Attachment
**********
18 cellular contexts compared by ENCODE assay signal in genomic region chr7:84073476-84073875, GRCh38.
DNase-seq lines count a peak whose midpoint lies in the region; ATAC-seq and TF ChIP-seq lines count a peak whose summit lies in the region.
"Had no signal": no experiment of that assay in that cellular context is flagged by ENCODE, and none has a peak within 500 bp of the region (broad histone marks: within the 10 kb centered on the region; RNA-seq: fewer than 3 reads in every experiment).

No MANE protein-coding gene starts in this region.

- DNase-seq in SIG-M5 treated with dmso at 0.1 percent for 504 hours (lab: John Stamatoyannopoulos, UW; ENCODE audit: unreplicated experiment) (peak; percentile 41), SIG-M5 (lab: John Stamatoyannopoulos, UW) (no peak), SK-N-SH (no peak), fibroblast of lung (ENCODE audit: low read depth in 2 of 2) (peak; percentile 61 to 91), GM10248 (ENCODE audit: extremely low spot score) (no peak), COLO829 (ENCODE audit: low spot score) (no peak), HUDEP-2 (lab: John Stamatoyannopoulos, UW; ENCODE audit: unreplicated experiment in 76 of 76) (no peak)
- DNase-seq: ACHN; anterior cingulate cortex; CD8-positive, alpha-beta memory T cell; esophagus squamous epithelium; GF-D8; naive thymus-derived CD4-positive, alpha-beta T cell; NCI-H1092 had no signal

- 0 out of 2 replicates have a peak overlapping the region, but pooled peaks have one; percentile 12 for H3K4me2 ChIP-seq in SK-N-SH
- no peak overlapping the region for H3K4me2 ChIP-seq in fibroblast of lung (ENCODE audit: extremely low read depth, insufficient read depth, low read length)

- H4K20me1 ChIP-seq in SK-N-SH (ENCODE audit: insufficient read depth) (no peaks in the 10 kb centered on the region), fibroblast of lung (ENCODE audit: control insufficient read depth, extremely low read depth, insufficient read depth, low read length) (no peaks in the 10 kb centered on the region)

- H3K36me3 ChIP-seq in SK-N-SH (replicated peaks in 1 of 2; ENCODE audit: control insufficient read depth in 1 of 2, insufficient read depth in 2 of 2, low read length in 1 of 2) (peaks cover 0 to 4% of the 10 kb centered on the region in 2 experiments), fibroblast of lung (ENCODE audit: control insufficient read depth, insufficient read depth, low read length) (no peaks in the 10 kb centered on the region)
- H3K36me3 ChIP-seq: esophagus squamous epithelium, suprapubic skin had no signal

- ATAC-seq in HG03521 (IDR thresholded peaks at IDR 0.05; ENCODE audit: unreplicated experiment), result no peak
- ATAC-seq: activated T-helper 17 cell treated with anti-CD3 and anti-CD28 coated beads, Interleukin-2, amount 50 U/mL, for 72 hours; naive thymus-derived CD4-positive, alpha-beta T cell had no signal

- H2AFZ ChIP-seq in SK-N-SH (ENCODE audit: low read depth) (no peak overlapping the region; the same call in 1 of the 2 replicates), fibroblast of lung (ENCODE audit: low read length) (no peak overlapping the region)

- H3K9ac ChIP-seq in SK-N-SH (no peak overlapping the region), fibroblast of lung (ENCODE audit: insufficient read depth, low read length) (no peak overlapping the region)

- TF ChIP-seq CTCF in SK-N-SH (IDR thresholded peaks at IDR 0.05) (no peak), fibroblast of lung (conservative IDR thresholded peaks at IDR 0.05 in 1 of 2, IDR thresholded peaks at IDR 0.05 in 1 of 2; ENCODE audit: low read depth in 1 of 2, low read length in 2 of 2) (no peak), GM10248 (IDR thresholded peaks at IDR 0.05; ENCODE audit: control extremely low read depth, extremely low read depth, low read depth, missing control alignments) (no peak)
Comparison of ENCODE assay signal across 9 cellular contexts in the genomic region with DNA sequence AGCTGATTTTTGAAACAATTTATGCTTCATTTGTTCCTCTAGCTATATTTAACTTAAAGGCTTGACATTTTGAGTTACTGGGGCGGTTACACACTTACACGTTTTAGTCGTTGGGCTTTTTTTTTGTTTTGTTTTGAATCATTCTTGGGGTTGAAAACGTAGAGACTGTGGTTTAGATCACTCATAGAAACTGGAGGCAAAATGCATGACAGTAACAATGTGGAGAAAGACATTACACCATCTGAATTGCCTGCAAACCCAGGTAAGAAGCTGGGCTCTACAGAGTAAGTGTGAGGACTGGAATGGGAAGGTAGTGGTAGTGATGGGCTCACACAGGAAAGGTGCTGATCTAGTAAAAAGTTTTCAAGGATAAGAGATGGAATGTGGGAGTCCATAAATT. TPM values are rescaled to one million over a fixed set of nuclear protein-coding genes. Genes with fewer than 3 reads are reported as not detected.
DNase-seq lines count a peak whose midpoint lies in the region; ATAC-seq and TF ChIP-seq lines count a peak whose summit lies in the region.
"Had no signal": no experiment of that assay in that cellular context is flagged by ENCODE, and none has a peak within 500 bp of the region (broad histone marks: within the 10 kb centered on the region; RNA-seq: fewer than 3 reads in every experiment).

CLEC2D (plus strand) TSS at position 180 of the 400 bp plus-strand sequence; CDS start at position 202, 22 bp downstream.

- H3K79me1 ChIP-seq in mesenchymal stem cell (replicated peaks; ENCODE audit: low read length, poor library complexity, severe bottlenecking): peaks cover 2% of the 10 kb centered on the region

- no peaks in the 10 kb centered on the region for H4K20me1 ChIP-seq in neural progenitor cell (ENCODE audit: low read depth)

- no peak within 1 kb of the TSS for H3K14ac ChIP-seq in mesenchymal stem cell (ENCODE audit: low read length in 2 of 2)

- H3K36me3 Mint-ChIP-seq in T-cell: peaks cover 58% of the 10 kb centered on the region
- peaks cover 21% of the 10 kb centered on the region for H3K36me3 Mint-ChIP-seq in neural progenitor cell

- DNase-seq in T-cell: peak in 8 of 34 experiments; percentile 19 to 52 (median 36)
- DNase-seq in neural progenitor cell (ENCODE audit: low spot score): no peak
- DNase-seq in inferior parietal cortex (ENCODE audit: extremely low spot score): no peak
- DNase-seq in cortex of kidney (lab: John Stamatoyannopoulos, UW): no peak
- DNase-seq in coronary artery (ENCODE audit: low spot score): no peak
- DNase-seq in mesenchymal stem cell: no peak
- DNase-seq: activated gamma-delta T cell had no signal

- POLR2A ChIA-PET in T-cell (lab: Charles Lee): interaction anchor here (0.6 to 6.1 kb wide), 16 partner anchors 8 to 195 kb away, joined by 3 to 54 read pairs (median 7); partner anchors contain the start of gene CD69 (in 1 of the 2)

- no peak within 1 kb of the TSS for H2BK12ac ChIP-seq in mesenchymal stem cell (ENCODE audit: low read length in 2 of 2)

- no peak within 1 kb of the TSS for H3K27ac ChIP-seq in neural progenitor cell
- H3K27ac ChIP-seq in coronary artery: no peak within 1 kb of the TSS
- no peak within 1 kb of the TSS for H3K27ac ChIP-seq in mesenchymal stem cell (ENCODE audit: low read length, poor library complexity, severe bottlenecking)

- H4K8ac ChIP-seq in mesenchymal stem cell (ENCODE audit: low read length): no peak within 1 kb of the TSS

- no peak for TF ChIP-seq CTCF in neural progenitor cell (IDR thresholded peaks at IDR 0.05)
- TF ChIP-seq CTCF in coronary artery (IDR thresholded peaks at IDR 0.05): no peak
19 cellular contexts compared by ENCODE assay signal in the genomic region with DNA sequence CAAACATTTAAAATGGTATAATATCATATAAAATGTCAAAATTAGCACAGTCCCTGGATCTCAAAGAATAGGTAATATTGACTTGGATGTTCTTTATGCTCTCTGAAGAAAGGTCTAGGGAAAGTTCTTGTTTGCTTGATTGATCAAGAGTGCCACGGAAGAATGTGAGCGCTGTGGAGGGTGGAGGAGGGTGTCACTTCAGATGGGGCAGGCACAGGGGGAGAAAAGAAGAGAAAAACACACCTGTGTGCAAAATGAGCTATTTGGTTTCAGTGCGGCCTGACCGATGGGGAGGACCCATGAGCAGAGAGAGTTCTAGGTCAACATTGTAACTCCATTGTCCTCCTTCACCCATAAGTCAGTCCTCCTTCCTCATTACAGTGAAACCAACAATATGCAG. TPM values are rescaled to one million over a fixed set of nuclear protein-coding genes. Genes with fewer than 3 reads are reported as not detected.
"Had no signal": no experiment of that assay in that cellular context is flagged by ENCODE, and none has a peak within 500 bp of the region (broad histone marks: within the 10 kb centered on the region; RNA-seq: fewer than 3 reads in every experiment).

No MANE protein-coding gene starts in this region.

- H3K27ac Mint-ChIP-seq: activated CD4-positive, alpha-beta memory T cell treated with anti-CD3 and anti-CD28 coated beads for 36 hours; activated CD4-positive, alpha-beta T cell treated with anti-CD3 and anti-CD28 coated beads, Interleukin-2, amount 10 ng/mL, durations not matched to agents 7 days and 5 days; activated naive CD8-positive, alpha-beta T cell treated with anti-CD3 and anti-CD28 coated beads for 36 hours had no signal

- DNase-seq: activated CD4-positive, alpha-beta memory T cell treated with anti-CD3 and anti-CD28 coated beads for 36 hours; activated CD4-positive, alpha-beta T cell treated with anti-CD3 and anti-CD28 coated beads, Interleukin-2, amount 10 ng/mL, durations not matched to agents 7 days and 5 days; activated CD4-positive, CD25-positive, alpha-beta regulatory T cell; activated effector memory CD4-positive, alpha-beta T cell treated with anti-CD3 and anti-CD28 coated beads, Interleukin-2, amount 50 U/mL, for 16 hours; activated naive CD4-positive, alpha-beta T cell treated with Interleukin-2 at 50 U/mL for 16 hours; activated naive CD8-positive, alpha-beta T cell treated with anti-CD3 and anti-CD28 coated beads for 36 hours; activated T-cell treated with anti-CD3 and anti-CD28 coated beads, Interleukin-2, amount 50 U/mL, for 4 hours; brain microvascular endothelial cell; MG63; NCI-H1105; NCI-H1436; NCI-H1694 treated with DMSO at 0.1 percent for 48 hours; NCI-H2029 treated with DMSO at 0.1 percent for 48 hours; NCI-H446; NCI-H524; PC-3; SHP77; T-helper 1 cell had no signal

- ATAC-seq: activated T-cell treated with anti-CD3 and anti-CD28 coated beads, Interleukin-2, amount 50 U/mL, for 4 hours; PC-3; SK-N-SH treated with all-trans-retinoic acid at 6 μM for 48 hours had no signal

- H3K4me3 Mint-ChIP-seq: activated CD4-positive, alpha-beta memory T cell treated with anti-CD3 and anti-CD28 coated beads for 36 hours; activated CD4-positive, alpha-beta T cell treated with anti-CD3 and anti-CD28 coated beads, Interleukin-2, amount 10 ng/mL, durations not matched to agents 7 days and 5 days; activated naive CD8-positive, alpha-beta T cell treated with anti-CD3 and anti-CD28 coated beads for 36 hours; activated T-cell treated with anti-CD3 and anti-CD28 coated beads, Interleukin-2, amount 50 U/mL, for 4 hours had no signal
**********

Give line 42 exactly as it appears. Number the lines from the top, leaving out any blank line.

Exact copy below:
"Had no signal": no experiment of that assay in that cellular context is flagged by ENCODE, and none has a peak within 500 bp of the region (broad histone marks: within the 10 kb centered on the region; RNA-seq: fewer than 3 reads in every experiment).